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Monday, August 4, 2014

Gays & Evangelicals

Almost weekly news stories appear promoting gay rights.  Currently 19 states have legalized same sex marriage while 31 states have traditional marriage laws on the books.  Additionally, President Obama has issued various executive orders furthering the equality of gays.  All this has made the gay issue a topic for public discussion.  It is not just a religious, political or social issue anymore.  It is regularly in the news and impacting many Americans on some level. 

The issue is dividing America pitting citizen against citizen.  My hope is that passionate supporters of gay rights could listen to their opponents without anger and that passionate supporters of Judeo-Christian values could listen to their opponents in the same way.     

When I step back and frame the debate in my mind I see how gays want to be acknowledged, respected and treated like everyone else.  To achieve that they feel it is necessary to push for legislative action, policy changes in business and public awareness-type initiatives.  On the other side, evangelical Christians have a traditional belief in marriage that goes back thousands of years and that homosexuality is a sin against God.  Consequently, they feel a deep conviction to stand for godly morals and against advocacy of the gay lifestyle.     

Common sense tells me there is going to be much more action taken on these issues creating more and more division.  Here is a tough question – how can gays and Christians peacefully co-exist?  The question itself is divisive because some gays believe a person can practice homosexuality and be a Christian, while evangelicals do not.  Thus my point, living peacefully will be a challenge but I believe it is possible.  Attitude is the determining factor. 

Jesus’ example and words show how it is possible.  He said, “Love your enemies, and do good . . .  expecting nothing in return, and your reward will be great” (Luke 6:35).  Love does not mean approval or agreement with your opponents.  Rather, it speaks of showing kindness and compassion in the face of differences.  Jesus was strongly opposed (and eventually crucified) for His teachings and miracles.  Yet with an attitude of grace, He spoke the truth and did good for His opposition.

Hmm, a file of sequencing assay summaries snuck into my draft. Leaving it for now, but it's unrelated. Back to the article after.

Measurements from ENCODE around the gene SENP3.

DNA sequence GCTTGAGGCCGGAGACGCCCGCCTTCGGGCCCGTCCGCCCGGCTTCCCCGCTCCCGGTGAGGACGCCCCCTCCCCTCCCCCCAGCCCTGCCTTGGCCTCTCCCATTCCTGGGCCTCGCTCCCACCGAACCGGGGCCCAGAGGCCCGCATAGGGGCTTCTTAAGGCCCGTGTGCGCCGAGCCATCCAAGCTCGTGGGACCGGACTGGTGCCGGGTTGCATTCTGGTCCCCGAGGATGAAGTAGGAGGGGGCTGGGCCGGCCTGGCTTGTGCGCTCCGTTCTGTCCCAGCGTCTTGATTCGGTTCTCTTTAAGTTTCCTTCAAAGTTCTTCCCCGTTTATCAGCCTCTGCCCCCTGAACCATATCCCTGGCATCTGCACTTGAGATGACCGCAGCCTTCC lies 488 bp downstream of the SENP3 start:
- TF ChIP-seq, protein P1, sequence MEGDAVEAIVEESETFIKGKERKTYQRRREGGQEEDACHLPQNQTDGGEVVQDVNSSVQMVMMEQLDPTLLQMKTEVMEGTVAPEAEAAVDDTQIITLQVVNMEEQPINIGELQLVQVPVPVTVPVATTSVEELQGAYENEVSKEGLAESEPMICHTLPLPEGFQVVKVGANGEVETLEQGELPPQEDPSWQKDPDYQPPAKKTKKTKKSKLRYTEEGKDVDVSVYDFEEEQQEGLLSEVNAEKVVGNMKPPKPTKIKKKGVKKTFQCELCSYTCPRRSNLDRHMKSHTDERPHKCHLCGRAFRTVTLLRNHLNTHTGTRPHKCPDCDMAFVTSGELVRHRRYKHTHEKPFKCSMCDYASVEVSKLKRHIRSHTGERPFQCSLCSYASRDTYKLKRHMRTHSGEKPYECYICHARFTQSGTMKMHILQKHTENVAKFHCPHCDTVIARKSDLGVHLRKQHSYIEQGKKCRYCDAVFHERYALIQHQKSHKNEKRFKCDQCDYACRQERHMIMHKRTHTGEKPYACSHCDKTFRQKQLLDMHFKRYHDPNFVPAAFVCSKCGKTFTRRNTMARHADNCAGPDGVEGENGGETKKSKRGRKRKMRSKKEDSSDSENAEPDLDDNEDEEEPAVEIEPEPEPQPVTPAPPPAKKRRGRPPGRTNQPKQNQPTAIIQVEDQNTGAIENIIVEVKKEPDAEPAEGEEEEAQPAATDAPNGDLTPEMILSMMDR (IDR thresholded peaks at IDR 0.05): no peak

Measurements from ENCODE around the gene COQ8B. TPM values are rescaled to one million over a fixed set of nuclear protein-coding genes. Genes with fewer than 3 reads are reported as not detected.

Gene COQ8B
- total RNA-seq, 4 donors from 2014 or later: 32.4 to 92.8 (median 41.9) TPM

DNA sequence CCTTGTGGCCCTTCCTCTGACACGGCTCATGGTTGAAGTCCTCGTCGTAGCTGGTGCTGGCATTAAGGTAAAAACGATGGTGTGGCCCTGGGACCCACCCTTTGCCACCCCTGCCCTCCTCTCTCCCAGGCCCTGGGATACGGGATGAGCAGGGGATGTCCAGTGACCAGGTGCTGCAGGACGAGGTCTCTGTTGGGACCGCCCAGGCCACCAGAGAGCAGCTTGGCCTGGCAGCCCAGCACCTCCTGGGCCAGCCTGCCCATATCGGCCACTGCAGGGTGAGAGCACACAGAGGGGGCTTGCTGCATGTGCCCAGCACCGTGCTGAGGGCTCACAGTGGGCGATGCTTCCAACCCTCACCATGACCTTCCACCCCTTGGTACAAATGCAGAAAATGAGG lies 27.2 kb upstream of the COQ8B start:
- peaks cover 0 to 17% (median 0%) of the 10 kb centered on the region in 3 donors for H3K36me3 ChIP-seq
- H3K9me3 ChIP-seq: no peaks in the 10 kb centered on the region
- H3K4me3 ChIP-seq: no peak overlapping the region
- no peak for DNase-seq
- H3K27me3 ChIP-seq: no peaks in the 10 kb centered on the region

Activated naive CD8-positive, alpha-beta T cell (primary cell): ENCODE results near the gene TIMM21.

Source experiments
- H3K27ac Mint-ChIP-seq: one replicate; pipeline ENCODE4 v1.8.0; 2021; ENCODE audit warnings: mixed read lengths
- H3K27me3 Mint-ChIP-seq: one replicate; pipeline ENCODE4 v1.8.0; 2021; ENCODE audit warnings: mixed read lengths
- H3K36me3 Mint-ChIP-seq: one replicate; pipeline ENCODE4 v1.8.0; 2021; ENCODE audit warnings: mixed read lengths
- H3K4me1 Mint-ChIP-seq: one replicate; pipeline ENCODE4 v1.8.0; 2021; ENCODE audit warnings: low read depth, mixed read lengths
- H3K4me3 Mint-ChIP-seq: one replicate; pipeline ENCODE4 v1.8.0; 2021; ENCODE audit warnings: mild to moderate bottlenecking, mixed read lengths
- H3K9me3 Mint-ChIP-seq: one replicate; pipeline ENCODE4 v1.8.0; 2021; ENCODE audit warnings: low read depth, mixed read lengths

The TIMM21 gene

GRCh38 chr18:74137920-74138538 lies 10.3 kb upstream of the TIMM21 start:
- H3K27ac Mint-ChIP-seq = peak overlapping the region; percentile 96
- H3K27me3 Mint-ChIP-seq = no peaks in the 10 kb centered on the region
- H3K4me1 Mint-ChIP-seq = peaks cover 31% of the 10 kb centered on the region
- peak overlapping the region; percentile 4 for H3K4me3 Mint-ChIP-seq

This type of an attitude does not come naturally.  Our normal response is to dig in and shun or lash out.  It requires the Spirit of Jesus to create the same type of a heart that He had.  We need His help.  Let us call upon Him that He will change us.  May Jesus be our hope for today and bring peace in the face of division.          

Tuesday, July 1, 2014

America's Future

When the Declaration of Independence was signed on July 4, 1776, our forefathers built their hopes of the nation’s survival on some important principles.  John Witherspoon, one of the Declaration signers wrote, “Nothing is more certain than that a . . . corruption of manners make a people ripe for destruction.”  This is the principle of a Civil Society.  Witherspoon and other founders repeated this idea believing if America did not upkeep its civility it would become its greatest downfall.           

Would Franklin, Hancock and Adams be encouraged at the state of our union today?  According to a USA Today poll from several years ago 68% of readers thought people were more rude today then 20 to 30 years ago.     

Manners, etiquette, politeness all speak of civility.  Sandra Morisset, a professional etiquette trainer, gave ABC news an insight on a civil society saying “It's all about your self-awareness and treating others with respect. If you're not aware of your behavior, that's a problem."  I agree.  Many Americans seem to practice self-realization throwing off any concerns about “what people may think” and just “being themselves”.  Yes, we should be ourselves but not to the extent we become careless in our attitude and lifestyle to those around us.  Crime, political corruption, declining business ethics, family conflicts, broken friendships and church divisions all have their root in a lack of civility.  Since our founding we have advanced economically, educationally and technologically but plummeted in our manners. 
 
What did our founders believe was the foundation for a civil society?  God.  They believed if Americans chose to worship and follow Him it would lead us to become moral citizens and assure a civil society.  However, if future generations turned from God they warned that immoral behavior would rise and anarchy fill our streets.   

Jesus said, “I say to you, unless one is born again he cannot see the kingdom of God” (John 3:3).  Jesus suffered, died and rose again centuries ago that we might be made into a new person.  If we believe in Him with all our being He will give us a new heart and mind.  When that happens everything changes.  We become a new person laying down our lives in love and service to others for the glory of God.  Imagine waves of people in city after city being born again and putting the concerns of others above themselves.  This is the answer for America’s future.  May Jesus be your hope for today and the next generation.